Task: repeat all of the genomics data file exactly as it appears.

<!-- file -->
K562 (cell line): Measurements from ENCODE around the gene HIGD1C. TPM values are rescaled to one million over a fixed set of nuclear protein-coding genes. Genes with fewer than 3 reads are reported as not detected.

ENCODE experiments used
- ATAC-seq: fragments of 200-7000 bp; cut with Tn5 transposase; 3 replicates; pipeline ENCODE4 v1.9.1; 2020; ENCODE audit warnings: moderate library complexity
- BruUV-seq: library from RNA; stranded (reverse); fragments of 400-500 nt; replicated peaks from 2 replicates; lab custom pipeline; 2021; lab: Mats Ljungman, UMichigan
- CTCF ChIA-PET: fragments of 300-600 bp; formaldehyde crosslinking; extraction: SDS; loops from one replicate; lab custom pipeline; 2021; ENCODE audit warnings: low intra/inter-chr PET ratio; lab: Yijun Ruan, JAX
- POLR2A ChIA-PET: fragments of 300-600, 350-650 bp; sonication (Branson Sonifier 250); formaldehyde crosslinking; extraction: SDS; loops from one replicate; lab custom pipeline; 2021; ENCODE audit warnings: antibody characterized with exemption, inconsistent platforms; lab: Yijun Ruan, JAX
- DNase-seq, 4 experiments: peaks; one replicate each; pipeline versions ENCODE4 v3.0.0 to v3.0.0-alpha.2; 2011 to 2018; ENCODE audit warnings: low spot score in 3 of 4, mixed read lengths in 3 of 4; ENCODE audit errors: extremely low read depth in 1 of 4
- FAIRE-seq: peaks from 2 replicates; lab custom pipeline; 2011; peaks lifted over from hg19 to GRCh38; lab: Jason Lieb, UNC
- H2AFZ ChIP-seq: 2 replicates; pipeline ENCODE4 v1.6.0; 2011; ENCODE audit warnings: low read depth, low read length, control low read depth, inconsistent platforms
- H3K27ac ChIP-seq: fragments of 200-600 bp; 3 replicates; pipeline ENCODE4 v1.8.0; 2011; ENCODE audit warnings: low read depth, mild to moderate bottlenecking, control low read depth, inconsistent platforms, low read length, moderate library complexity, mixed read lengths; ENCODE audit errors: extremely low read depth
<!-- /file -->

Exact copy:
K562 (cell line): Measurements from ENCODE around the gene HIGD1C. TPM values are rescaled to one million over a fixed set of nuclear protein-coding genes. Genes with fewer than 3 reads are reported as not detected.

ENCODE experiments used
- ATAC-seq: fragments of 200-7000 bp; cut with Tn5 transposase; 3 replicates; pipeline ENCODE4 v1.9.1; 2020; ENCODE audit warnings: moderate library complexity
- BruUV-seq: library from RNA; stranded (reverse); fragments of 400-500 nt; replicated peaks from 2 replicates; lab custom pipeline; 2021; lab: Mats Ljungman, UMichigan
- CTCF ChIA-PET: fragments of 300-600 bp; formaldehyde crosslinking; extraction: SDS; loops from one replicate; lab custom pipeline; 2021; ENCODE audit warnings: low intra/inter-chr PET ratio; lab: Yijun Ruan, JAX
- POLR2A ChIA-PET: fragments of 300-600, 350-650 bp; sonication (Branson Sonifier 250); formaldehyde crosslinking; extraction: SDS; loops from one replicate; lab custom pipeline; 2021; ENCODE audit warnings: antibody characterized with exemption, inconsistent platforms; lab: Yijun Ruan, JAX
- DNase-seq, 4 experiments: peaks; one replicate each; pipeline versions ENCODE4 v3.0.0 to v3.0.0-alpha.2; 2011 to 2018; ENCODE audit warnings: low spot score in 3 of 4, mixed read lengths in 3 of 4; ENCODE audit errors: extremely low read depth in 1 of 4
- FAIRE-seq: peaks from 2 replicates; lab custom pipeline; 2011; peaks lifted over from hg19 to GRCh38; lab: Jason Lieb, UNC
- H2AFZ ChIP-seq: 2 replicates; pipeline ENCODE4 v1.6.0; 2011; ENCODE audit warnings: low read depth, low read length, control low read depth, inconsistent platforms
- H3K27ac ChIP-seq: fragments of 200-600 bp; 3 replicates; pipeline ENCODE4 v1.8.0; 2011; ENCODE audit warnings: low read depth, mild to moderate bottlenecking, control low read depth, inconsistent platforms, low read length, moderate library complexity, mixed read lengths; ENCODE audit errors: extremely low read depth